We in the Government Digital Service have much to thank him for. Establishing new cultures and operations at pace is always difficult; in a place as changeable and febrile as Whitehall, it is doubly so. Cabinet Office is a loose collection of (often divergent) pieces of government, ranging from digital to constitutional and parliamentary affairs, and including things as diverse as property, procurement and parts of domestic security.
Stephen brought together many of the functions of Cabinet Office into the Efficiency and Reform Group, which has been responsible for the £14.3bn savings in 2013 to 2014 and important to driving our Minister's agenda, celebrated recently with the Chancellor. While that may sound like conventional group management, the challenge of dealing with so many conflicting agendas and doing so against a difficult political background cannot be underestimated.
Through this Parliament, Stephen has been an unrelenting supporter and champion of GDS and of all things digital across government. He has opened doors to Ministers, spoken at events, helped remove and route around a huge number of obstacles to delivery, and always with a positive worldview. It's that last characteristic that I will miss most. As Tom reflected of the early days when GDS teams found their paths blocked in large departments, "Stephen always gave me and my team rock-solid support, even during situations where such support caused him profound inconvenience."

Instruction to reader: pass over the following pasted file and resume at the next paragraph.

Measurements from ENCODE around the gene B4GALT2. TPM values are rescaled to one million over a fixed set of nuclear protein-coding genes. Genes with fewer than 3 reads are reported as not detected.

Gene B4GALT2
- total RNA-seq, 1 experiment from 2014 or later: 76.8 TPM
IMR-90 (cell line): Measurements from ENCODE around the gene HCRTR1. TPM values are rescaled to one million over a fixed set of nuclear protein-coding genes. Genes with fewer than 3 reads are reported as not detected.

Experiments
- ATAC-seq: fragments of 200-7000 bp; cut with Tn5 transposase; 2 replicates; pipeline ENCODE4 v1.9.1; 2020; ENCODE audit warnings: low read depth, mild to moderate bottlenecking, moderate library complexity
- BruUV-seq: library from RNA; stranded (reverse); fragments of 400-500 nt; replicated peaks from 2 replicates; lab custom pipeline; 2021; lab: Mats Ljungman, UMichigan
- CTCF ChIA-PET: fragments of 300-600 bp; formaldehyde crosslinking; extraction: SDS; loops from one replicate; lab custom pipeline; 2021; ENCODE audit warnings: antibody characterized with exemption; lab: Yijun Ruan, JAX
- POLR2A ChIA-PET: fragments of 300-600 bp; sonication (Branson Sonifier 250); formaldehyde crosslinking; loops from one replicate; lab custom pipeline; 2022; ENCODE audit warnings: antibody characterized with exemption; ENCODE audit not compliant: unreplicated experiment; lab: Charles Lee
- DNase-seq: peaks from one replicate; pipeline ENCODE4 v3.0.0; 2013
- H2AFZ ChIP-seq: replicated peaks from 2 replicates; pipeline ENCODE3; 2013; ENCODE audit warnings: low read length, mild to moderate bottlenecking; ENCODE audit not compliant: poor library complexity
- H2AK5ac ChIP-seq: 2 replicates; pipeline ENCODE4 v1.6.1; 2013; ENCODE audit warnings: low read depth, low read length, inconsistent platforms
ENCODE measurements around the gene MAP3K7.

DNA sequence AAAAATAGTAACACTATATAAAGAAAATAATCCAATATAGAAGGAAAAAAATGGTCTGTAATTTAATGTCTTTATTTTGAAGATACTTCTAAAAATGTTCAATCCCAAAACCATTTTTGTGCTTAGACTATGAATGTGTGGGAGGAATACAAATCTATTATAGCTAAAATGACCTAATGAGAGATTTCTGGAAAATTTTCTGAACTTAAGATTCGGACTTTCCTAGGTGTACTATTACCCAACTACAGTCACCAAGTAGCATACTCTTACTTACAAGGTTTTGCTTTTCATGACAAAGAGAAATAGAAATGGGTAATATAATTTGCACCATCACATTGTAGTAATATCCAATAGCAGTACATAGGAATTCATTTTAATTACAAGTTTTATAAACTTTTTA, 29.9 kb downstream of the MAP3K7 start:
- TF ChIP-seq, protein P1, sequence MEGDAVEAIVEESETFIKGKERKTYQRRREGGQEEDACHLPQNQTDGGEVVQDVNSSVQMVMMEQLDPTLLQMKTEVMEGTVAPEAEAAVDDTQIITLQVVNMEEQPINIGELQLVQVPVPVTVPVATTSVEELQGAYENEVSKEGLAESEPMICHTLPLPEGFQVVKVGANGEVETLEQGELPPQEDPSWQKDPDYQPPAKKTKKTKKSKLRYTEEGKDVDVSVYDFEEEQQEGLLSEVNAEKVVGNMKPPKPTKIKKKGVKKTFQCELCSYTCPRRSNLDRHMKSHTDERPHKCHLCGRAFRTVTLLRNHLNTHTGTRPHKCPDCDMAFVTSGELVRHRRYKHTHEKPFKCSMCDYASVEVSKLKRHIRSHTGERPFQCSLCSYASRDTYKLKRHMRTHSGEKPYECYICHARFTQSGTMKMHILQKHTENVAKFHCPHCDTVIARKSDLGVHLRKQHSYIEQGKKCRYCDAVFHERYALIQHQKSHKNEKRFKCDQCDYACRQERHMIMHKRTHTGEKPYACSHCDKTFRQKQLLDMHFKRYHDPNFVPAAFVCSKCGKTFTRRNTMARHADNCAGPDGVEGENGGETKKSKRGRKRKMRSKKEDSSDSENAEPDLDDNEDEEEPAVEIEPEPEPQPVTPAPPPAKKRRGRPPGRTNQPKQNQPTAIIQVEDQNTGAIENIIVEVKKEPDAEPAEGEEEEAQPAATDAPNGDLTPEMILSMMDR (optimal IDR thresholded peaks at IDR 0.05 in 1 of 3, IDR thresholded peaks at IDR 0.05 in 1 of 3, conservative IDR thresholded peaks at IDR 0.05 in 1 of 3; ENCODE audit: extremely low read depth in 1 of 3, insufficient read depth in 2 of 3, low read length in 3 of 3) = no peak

I am not surprised he is going to lead in the private sector and I'm delighted he is going to a British software and services company. Our digital economy needs more success stories like Sage, and our digital and technical communities need permanence, beyond early stage VC-backed start ups and imported Internet brands. That gain for the UK economy is government's loss. I doubt Stephen will miss the parochial nature of Whitehall, but I hope he reflects that he has played a huge part in delivering the early stages of the UK Government's digital development.